And they account for 42 per cent of the workforce and 40 per cent of the Emirate’s GDPNovember 24, 2015 4:32
‘VoIP services through Skype are still unauthorized’ – TRA
We have one VoIP application, two telecom operators and an endless stream of confusion. . .
April 8, 2013 3:25 by Muhammad Aldalou
Latest Update: Since Etisalat made its semi-official announcement (below) that Skype is once again accessible to residents in the UAE – the Telecommunications Regulatory Authority (TRA) has responded with an official statement:
The Telecommunications Regulatory Authority announced that the Telecommunications Law and the TRA’s VoIP regulatory policy allows only the Licensees (i.e. “etisalat” and “du”) to provide telecommunications services in the UAE including VOIP services. This policy has not been amended.
As to what the licensees have done in unblocking Skype’s website www.skype.com in the UAE, this action does not change the position of the TRA or amend the policy as this service is considered a Regulated Activity, therefore, it must be provided by a licensee. Should the service be provided through a partnership with a third party, both Licensees must seek approval to provide such service after fulfilling the regulatory and technical requirements of the TRA, which has not happened in the case of Skype. VOIP services through Skype are still unauthorized.
Previous story on Etisalat below:
Looking out for something meaningful or newsworthy on Twitter can easily be compared to rummaging through piles and piles of old clothes at a garage sale (yard sale). You might find something worth clinging on to, but you have to patiently filter out all the worthless junk first. Quite often, though, an entire story can be based on a Twitter post or ‘tweet’.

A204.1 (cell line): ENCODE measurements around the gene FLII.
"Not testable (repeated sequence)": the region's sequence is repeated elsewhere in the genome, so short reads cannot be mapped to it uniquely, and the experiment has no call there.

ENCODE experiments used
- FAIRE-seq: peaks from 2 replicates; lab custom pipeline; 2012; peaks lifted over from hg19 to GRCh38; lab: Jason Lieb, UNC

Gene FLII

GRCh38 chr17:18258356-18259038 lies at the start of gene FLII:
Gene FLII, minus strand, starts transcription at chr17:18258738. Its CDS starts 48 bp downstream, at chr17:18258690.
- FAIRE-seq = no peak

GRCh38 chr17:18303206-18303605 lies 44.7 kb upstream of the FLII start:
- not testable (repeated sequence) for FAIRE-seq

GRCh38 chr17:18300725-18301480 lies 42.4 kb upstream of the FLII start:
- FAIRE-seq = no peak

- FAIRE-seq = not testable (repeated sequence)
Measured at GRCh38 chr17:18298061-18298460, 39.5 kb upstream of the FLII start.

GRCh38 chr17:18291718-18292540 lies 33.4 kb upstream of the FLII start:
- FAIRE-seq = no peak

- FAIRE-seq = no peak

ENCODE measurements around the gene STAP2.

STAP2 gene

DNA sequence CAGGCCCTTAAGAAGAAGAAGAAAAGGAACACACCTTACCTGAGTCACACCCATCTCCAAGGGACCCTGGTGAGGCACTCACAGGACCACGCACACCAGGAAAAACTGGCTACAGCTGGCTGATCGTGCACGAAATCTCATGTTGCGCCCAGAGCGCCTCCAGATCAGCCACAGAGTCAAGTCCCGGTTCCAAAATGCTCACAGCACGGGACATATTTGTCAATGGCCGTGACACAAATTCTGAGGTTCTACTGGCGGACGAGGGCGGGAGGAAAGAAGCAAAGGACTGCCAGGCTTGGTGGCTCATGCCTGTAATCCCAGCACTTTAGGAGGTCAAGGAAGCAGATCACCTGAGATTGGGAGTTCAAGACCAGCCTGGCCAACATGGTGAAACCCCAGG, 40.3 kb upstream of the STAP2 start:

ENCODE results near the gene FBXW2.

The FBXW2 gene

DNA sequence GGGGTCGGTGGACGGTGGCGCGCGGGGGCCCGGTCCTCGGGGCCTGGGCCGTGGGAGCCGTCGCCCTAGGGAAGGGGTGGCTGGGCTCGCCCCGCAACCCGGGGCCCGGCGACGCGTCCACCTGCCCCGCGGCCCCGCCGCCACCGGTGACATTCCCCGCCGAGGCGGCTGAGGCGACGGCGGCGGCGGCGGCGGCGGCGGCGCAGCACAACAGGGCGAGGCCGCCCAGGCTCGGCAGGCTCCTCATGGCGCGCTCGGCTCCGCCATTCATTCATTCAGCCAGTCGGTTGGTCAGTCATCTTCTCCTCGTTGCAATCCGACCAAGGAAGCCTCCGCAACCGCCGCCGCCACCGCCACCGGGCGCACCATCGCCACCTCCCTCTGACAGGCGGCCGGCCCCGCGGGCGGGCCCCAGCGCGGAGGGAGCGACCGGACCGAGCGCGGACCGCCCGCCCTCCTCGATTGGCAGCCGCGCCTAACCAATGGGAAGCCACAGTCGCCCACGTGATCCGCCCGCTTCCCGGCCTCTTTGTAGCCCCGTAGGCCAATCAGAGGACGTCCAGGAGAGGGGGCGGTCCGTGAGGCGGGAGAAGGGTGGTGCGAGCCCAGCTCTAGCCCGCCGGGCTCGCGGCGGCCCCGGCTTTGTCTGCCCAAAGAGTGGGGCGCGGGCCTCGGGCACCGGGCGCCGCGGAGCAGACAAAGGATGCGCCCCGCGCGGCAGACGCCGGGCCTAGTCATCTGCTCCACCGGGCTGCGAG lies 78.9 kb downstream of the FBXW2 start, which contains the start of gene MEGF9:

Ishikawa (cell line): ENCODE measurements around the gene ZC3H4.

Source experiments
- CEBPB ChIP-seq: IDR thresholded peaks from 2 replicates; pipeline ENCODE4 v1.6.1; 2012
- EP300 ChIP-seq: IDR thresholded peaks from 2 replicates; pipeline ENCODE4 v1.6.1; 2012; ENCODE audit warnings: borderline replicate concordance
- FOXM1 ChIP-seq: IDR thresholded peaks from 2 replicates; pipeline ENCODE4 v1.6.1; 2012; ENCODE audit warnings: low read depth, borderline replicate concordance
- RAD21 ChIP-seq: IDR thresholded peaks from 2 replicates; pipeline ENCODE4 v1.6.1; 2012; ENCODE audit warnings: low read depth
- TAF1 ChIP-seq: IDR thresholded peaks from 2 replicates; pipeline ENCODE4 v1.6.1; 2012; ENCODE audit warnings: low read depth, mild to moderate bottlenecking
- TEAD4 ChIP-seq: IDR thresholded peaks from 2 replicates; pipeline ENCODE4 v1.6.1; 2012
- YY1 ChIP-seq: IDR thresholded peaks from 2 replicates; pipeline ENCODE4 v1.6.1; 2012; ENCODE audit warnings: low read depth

For instance, the word ‘skype’ has recently been trending on the social network. The trend coincides with Etisalat’s announcement that the application is now officially unblocked and accessible to all residents in the United Arab Emirates.
Etisalat hasn’t released an official statement, but instead made casual social media posts last week to confirm the news.
Here’s a screen shot but we can’t seem to find the original post anymore. We suspect that the telecom operator wasn’t too ecstatic about promoting Skype’s accessibility to their customers because, in essence, it would be promoting competition.
It appears the original posts were deleted but fear not, Emirates247 reports that the telecom operator confirmed to them on Twitter that “it’s now accessible to all Etisalat users : – )”. Yes, there was a smiley face.
Of course, Kipp suspects the smile wasn’t entirely wholehearted, because it’s a well-known fact that allowing Voice over Internet Protocol (VoIP) in the country translates to a loss of revenue for the telecom operator.
On the other hand, du (the UAE’s second telecom operator) hasn’t even confirmed this news through a tweet, let alone an actual statement. In fact, there’s been confusion among residents about whether Skype is indeed legally accessible as far as du is concerned. Both its website and application have been unblocked on du’s network and yet, at the end of March, the telecom provider – despite users being able to download skype – has denied officially allowing access.
When Kipp contacted du over Twitter – because that appears to be the norm now – their response was: “We’ll have more info on that for you soon.”
To wrap up, we’ve had Skype blocked once with an official confirmation and unblocked once with no confirmation (du). Now we have an unblocked access with a confirmation and still the same unblocked access with no confirmation. My head hurts.